Which Glass? Why the Shape Matters

glasses.jpgIf you’ve paid a visit to your local Costco store lately, you may have come face to face with a giant wine glass that stands nearly 4 feet tall.

That is NOT the size or shape of wine glasses we’re talking about here. The Costco glass is a conversation piece. The (much) smaller glasses we use to drink wine perform an important function: making the wine in them smell and taste as good as possible.

Wine glasses are produced in many different shapes, and some would tell you that each shape is designed with a specific variety of wine in mind. Glass-maker Riedel even conducts tasting seminars to prove the point.

While some would argue that their contention is based more on theory than scientific fact, I’ve personally attended several of the seminars and believe subtle differences can be detected in a given wine when served side-by-side in glasses of different shapes.

That said, I honestly believe one could get by with three or possibly four wine glasses and never feel cheated about experiencing any given wine to its fullest. With that in mind, it’s good to have on hand:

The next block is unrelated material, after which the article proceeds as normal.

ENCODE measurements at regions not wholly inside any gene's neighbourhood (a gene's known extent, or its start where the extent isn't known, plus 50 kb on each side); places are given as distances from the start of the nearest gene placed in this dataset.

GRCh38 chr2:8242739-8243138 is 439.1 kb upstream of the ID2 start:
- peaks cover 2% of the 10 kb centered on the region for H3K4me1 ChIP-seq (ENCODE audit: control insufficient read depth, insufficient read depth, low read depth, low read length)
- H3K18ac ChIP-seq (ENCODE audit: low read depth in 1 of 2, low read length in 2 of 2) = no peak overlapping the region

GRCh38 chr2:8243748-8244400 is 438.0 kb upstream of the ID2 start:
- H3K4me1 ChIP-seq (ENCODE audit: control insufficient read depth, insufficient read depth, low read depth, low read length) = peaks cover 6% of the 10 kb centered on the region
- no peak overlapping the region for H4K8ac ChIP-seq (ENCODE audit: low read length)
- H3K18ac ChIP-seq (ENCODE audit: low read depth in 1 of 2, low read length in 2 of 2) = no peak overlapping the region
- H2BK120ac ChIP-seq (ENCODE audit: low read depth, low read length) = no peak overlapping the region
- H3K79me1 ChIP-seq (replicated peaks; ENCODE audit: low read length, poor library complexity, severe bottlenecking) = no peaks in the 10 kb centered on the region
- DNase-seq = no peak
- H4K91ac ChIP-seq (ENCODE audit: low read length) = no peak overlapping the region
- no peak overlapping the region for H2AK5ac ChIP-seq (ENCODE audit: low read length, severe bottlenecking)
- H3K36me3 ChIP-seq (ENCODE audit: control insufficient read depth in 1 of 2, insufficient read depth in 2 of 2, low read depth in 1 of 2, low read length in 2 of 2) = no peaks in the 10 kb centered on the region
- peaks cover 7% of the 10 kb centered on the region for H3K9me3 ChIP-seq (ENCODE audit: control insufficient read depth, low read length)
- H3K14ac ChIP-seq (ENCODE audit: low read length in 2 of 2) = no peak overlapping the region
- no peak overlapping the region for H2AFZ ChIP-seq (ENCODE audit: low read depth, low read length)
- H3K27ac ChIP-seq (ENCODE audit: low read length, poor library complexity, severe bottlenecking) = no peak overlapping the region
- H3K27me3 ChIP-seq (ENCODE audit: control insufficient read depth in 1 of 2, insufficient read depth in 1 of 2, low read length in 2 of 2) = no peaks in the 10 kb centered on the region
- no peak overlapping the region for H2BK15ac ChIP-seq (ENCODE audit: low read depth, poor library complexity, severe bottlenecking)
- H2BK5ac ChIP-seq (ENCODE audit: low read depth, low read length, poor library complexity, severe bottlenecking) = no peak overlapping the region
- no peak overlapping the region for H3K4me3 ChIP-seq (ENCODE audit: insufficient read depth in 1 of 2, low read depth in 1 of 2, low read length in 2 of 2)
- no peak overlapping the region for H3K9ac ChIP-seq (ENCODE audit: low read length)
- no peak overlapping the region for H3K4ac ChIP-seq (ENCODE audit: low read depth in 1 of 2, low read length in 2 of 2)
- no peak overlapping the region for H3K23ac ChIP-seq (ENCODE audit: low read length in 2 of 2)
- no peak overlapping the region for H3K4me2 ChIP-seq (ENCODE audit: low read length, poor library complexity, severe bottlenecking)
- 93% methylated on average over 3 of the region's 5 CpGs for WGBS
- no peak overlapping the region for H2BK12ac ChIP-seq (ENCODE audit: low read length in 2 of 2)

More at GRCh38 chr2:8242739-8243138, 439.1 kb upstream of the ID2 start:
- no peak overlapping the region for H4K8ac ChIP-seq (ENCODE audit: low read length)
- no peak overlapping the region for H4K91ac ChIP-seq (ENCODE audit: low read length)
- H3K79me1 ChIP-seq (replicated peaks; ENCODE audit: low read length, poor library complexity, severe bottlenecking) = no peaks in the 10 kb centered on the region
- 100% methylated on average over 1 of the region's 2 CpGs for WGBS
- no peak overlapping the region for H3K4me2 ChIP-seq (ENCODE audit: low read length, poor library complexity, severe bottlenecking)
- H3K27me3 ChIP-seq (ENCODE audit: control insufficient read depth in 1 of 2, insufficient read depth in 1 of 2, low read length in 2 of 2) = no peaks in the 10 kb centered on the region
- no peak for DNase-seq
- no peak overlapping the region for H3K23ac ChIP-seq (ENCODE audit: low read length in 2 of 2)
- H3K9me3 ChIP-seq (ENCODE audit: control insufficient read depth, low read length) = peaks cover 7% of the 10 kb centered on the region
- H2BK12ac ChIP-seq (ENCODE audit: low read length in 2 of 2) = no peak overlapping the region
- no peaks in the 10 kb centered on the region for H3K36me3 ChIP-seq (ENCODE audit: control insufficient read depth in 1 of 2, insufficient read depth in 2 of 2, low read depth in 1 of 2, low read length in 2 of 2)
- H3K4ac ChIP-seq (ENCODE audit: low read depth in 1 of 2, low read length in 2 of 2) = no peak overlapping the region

* A Bordeaux glass. Tall with a broad bowl, this is the type of glass most restaurants use. It’s intended for big, bold red wines such as Cabernet Sauvignon or (red) Zinfandel, as it helps direct the wine to the back of one’s mouth, thus avoiding most of the harsh tannins that may be present. Of all the wine glass shapes, it is perhaps the most versatile.

* A Chardonnay glass. For use with white wines, it has a smaller mouth to help preserve the crisp, clean flavors of many different white varieties.

* A Champagne flute. A long stem topped with a long, narrow bowl that’s designed to accommodate and showcase the bubbles associated with sparkling wines.

And if you’d like to add a fourth type, go with a Burgundy glass, which has a wider bowl than the Bordeaux glass to showcase the delicate aromas and flavors of wines such as Pinot Noir.

You could spend a lot of money on a set of a dozen or even a dozen-and-a-half different shapes of wine glasses, or you could stick with three or four shapes and spend the money you save on what goes in those glasses.

The choice is yours.

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Posted in Wine Buzz

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